February 28, 2017 – In its opening volley in the federal budget process, the Trump administration has called for a nearly 10 percent boost in military spending, to be funded by cuts to domestic spending and foreign aid. Domestic and foreign aid spending already account for less than half of the federal discretionary budget.
“If this is an effort to put America first, it’s a complete misfire,” said National Priorities Project’s Research Director Lindsay Koshgarian. “America has long been first when it comes to military spending and military strength. But we’re not first when it comes to education, health outcomes, or economic mobility. Those are the areas where we need to invest more. This budget does exactly the opposite.”
The proposal involves cutting domestic spending for programs like the National Endowment for the Arts, National Endowment for the Humanities, Corporation for Public Broadcasting and others. The identified cuts amount to approximately $3 billion – far less than the $54 billion proposed.
“The proposed cuts are not just inadequate to fund the proposed military increase, they’re also ill-advised,” Koshgarian said. “Foreign aid and diplomacy are often understood as simply a humanitarian or charitable endeavor, but it’s far more strategic than that. U.S. diplomacy and foreign aid are carefully targeted to support stability in parts of the world where the U.S. has important safety or national interests. They’re recognized by military leaders as a necessary tool in their toolbox. You can’t solve every problem with a gun.”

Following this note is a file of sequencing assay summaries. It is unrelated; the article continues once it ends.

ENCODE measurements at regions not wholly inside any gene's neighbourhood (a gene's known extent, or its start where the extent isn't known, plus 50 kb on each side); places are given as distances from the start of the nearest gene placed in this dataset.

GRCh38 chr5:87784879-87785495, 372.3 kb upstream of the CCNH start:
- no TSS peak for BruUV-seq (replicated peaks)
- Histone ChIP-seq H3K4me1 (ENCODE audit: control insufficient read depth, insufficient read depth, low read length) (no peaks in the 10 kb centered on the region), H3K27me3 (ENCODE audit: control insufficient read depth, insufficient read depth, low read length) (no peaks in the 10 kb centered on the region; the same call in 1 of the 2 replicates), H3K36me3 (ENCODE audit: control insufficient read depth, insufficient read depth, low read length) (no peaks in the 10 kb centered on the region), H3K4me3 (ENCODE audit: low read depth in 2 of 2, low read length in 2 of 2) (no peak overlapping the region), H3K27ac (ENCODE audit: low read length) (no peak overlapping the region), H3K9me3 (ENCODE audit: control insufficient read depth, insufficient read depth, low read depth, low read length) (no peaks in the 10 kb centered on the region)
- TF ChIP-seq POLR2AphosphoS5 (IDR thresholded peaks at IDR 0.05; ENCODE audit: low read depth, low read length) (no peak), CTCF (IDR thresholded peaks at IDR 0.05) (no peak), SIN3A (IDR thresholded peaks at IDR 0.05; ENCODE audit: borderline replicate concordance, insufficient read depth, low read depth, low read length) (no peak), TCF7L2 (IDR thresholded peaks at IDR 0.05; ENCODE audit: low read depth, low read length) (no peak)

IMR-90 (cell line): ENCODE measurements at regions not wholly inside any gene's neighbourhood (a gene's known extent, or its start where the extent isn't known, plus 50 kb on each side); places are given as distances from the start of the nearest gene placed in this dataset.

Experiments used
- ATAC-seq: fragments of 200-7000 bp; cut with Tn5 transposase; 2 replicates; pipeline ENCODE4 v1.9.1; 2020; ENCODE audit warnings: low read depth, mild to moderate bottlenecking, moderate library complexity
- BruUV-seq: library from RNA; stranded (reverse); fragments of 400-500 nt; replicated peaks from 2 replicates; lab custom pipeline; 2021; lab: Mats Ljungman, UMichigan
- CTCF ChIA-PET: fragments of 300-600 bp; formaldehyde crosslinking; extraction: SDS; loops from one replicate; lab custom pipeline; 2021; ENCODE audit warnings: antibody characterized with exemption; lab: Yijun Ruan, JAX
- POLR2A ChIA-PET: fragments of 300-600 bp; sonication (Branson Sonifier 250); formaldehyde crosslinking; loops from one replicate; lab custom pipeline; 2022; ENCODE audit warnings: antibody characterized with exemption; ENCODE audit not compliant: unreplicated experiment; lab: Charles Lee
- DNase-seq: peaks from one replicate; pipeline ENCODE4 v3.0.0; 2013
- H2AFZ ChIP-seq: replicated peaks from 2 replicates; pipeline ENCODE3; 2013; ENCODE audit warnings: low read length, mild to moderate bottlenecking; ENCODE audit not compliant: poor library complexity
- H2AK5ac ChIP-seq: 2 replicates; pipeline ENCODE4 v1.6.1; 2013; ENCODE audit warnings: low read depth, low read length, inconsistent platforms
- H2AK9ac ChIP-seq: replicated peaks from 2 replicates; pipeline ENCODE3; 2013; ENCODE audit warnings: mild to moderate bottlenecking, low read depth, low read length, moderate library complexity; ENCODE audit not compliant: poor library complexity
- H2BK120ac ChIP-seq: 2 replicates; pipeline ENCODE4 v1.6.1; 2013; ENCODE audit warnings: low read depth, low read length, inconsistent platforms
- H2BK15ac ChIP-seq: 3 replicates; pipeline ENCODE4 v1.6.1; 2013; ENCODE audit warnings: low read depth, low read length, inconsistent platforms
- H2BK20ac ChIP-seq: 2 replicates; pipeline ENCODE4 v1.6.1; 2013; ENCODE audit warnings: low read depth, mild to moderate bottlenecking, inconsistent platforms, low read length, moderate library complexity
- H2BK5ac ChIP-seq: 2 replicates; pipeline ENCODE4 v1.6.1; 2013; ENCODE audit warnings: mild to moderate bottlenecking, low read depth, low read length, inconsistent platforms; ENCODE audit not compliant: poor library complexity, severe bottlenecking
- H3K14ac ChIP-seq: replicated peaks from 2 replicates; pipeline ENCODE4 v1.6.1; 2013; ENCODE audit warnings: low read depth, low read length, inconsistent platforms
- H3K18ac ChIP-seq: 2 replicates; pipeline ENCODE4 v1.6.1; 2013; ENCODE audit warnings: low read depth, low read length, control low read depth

Recent U.S. military budgets have been upward of $600 billion per year – more than half of the annual discretionary budget, and higher than at any time during the high-rolling Reagan administration. The Pentagon itself identified $25 billion per year in wasteful bureaucratic spending – nearly half the proposed annual increase – but has failed to curtail the waste. And the Pentagon is the only major federal agency that has never completed an audit.
Cutting $54 billion from the federal discretionary budget won’t be easy or painless. For comparison, $54 billion is more than the discretionary budgets of the following agencies:
- Department of Homeland Security ($48 billion)
- Housing and Urban Development ($38 billion)
- Department of Energy ($30 billion)
- Department of Justice ($29 billion)
- Department of State ($29 billion)
- Environmental Protection Agency ($8 billion)
- National Science Foundation ($7 billion)
- Corporation for Public Broadcasting ($485 million)
- National Endowment for the Arts ($148 million)
“Any new spending for the Pentagon should come first from ending wasteful spending within the Pentagon itself. We shouldn’t raid programs that make our lives better when the Pentagon isn’t doing its fair share to combat waste,” Koshgarian said.
National Priorities Project (NPP) inspires individuals and movements to take action so our federal resources prioritize peace, shared prosperity, and economic security for all. In 2014, NPP was nominated for the Nobel Peace Prize in recognition of our pioneering work to track federal spending on the military and promote a U.S. federal budget that represents Americans’ priorities. Learn more at nationalpriorities.org.